The Textile Review, founded by Katie Briggs, is making fabric use more circular and sustainable, with services to repurpose and reuse textiles. It connects businesses, designers and students, matching ‘I have’ with ‘I need’ and creating value for both providers and users. The Textile Review aims to ‘help end the issue of single use textiles across event and design industries’, by slowing the flow of resources. We examine the different ways it creates value for both providers and users.
Katie Briggs set up The Textile Review, to close the loop on fabric from the events sector. She has found customers who value that pre-used fabric, and she helps both buyers and sellers reduce their costs and impact.
Podcast: Baukjen sustainable fashion | Blog: Fashion: from fast and forgettable to slow and sustainable – why purpose-driven brands are choosing circular strategies | Recommerce not recycling | Thriving post-pandemic |
Fashion: from fast and forgettable to slow and sustainable – why purpose-driven brands like Baukjen and Isabella Oliver are choosing circular strategies
Will fast fashion survive the coronavirus lockdown? Big brands are cancelling orders and treating their suppliers as disposable. The time is right for slow, sustainable and circular fashion. We go behind the scenes to look at how the Baukjen and Isabella Oliver brands take a different approach, with beautiful, timeless designs and ethical, more sustainable production. We examine the brands’ circular and partnership approaches through the lens of Permaculture.
Geoff van Sonsbeeck is the Co-Founder and CEO behind the direct to consumer womenswear brands BAUKJEN and ISABELLA OLIVER, and has been at the forefront of the slow, sustainable fashion movement for over 15 years.
We talk about how the two brands are building on their durable and timeless design ethos and evolving a range of circular practices. These include takeback schemes, resale, and rental. Baukjen is also switching to more sustainable fabrics – even moving away from organic cotton.
We also discuss how consumer attitudes are changing, including the growing interest in fashion rental.
Podcast: Circular Computing | Blog: Semi-circular | Earth Logic Fashion Action Plan | Strategy Innovation: Assumption reversal |
You’re probably noticing the growing interest in the circular economy – but what on earth are ‘semi-circular’ strategies? We unpack what podcast guest Steve Haskew meant by ‘semi-circular’ and look at why semi-circular strategies are a sustainable step in the right direction.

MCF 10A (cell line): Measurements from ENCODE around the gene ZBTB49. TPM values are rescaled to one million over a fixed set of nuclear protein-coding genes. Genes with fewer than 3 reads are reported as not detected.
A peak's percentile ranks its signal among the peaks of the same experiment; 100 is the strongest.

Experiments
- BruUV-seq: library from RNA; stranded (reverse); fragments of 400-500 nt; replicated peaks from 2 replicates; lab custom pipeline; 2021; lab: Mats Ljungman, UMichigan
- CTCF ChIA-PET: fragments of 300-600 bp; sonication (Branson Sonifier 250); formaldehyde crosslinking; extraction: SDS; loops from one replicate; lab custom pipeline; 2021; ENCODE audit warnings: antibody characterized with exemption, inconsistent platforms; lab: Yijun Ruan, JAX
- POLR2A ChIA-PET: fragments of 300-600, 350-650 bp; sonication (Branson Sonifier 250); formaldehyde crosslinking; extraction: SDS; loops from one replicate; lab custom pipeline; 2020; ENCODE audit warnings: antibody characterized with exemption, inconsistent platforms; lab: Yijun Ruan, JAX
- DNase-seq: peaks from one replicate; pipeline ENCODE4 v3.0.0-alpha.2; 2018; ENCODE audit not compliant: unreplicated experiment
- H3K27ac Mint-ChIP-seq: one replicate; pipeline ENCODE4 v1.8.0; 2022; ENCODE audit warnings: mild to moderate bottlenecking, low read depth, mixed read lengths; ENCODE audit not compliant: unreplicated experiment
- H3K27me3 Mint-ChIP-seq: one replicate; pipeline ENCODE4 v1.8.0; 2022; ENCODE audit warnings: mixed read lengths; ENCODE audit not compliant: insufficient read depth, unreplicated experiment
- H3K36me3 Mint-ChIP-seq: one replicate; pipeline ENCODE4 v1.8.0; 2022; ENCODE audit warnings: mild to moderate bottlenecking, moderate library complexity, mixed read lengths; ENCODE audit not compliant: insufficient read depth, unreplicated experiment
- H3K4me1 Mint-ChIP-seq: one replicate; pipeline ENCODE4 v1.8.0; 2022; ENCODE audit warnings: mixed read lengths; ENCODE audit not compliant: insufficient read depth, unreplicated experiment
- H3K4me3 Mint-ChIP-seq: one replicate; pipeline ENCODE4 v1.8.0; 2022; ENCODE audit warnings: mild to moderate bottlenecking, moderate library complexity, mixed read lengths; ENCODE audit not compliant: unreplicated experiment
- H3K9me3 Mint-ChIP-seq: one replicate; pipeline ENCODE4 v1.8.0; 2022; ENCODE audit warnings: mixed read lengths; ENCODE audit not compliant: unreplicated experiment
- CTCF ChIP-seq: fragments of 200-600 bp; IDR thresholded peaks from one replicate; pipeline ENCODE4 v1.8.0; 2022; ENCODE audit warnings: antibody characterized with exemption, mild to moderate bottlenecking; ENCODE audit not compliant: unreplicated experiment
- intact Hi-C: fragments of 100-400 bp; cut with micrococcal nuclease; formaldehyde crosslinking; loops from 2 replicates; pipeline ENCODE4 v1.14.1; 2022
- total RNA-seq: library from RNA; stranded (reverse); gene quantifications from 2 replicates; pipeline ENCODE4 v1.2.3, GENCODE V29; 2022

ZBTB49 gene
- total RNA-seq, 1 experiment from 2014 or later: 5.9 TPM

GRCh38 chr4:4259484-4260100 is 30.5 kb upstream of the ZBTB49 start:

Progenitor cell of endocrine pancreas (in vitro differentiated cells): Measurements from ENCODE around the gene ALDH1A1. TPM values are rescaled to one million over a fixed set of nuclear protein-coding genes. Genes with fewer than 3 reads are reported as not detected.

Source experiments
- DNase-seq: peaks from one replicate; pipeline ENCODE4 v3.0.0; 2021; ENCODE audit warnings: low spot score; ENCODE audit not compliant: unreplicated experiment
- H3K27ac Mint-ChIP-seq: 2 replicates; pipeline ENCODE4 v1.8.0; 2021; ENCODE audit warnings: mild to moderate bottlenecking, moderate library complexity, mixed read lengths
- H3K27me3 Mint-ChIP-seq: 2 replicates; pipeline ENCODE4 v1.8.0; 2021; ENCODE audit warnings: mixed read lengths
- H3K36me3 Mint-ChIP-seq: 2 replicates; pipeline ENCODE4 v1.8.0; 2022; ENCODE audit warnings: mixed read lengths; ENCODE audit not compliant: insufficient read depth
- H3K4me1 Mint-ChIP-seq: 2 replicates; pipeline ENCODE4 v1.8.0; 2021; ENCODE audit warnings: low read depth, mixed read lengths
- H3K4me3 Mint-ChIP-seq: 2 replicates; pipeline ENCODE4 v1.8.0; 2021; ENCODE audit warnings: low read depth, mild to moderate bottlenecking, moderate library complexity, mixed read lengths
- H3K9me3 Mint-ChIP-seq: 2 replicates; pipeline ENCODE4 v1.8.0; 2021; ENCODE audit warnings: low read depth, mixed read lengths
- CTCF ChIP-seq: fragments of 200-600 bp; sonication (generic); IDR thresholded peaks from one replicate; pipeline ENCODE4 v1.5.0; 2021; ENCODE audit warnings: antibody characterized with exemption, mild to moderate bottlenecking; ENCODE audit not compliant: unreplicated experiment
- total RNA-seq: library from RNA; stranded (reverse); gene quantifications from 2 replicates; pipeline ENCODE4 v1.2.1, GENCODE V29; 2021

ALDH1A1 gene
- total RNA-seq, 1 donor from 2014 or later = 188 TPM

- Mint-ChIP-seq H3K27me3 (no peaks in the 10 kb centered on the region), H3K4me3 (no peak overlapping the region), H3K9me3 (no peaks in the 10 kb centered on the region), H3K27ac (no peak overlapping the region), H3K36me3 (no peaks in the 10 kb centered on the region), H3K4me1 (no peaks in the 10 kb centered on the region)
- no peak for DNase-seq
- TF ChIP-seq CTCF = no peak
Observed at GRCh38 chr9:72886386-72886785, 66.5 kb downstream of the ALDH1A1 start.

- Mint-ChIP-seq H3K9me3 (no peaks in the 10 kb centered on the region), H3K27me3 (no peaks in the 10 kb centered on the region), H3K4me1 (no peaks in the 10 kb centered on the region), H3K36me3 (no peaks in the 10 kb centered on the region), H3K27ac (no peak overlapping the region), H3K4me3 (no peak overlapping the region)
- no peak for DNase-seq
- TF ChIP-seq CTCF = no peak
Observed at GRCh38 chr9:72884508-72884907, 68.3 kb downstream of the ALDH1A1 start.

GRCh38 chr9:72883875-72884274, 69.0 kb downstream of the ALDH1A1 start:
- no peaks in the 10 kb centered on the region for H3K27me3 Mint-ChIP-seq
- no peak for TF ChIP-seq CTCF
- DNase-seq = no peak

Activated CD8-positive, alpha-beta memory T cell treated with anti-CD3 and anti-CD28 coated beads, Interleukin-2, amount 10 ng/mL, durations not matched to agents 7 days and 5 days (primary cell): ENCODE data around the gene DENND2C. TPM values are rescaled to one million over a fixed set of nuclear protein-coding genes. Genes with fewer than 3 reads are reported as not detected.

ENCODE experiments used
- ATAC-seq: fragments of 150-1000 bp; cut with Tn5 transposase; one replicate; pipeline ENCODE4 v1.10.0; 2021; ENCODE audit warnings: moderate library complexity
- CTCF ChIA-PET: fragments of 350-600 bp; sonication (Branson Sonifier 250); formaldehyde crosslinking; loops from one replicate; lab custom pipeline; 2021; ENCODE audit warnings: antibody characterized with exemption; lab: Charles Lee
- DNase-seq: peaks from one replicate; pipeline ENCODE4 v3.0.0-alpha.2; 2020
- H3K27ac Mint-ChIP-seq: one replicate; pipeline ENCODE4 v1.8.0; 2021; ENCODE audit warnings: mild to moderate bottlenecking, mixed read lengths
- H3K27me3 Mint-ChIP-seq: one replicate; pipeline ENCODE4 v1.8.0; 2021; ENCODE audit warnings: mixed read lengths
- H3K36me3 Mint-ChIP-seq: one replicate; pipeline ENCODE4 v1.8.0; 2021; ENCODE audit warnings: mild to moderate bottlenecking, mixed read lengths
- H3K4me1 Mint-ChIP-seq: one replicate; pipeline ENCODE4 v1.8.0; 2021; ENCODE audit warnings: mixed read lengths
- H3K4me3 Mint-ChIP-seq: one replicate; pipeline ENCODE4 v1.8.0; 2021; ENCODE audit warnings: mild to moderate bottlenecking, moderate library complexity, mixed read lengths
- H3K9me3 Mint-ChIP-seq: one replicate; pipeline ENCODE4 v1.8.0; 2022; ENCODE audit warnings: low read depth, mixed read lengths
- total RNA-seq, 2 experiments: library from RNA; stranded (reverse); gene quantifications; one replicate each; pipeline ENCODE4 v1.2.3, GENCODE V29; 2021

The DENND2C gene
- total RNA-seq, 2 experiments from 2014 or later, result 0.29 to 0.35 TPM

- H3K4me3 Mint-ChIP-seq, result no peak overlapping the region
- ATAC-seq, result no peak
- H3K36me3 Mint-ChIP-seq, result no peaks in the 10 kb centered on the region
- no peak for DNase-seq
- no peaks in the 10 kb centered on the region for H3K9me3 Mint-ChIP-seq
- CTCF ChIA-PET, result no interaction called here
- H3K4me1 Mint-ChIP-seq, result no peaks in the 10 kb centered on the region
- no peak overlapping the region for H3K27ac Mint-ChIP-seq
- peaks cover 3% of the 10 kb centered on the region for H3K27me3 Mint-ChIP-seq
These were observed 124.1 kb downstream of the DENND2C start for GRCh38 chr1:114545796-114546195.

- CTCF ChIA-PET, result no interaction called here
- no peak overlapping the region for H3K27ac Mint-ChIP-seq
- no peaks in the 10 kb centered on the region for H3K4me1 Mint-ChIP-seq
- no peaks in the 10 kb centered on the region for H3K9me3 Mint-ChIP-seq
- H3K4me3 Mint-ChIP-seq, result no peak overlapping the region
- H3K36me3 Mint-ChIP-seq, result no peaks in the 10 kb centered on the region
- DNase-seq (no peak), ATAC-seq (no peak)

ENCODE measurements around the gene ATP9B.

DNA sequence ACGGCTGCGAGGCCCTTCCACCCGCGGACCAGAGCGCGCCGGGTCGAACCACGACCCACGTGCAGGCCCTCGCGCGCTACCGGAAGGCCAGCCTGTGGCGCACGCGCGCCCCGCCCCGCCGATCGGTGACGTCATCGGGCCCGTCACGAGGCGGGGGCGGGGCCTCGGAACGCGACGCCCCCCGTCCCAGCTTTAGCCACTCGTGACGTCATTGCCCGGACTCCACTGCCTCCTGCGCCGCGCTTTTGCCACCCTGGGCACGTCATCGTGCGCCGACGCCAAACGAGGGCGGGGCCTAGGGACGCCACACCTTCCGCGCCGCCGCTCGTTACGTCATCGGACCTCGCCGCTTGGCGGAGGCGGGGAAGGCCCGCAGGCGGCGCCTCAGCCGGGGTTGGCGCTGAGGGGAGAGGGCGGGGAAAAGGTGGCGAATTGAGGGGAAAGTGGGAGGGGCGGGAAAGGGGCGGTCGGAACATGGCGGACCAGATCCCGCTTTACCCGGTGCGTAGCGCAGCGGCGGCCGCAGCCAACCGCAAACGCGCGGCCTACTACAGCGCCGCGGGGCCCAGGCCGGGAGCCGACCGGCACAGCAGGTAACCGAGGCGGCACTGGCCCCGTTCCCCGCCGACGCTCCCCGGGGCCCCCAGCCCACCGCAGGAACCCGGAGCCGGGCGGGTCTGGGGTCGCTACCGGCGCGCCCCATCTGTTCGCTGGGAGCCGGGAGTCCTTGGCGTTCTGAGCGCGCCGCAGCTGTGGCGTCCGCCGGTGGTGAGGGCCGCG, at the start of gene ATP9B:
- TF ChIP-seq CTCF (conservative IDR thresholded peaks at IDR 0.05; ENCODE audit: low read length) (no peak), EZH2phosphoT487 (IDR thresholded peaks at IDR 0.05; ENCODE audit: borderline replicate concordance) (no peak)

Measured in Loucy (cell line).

Remanufacturing is one of the circular economy strategies that helps us keep products, components and materials ‘in the system. It means we can have high-quality, reliable products and equipment with pretty much the same performance as a new version – and costing significantly less – for the customer, society and our environment.
In today’s episode, I’m talking to Steve Haskew of Circular Computing, which remanufactures high-quality top-brand laptops, including Dell, HP and Lenovo. They are certified carbon-neutral, with performance tested as providing 97 per cent compared to a new model.
Circular Computing has been remanufacturing since the 1990s, and provides laptops to education, public sector and even direct to consumers. Every machine goes through a 100+ point-check, any worn components are replaced and selected components are upgraded to give them a performance boost.
The company now has over 250 staff and remanufacturing capacity of up to 10,000 units each month. We talk about the customer value proposition, and how remanufacturing is different to second-use products.
Across Africa, and much of the world, end-of-use plastic is not collected for proper recycling. Instead, it is burnt; ends up in drains, sewers, fields and rivers; or in unprotected landfill, allowing toxins and microplastics to leak out. This is one of the hidden costs of our modern ‘linear’ economy – take, make and waste. Four entrepreneurs are turning that plastic waste into value – creating jobs for both disadvantaged and skilled people, improving local environments, and helping people find a purpose. We dig into their business models and hear their top tips for circular startups
Eco Brixs | lessons from social entrepreneurs in Africa | 30 under 30 | Don’t try to fix the problem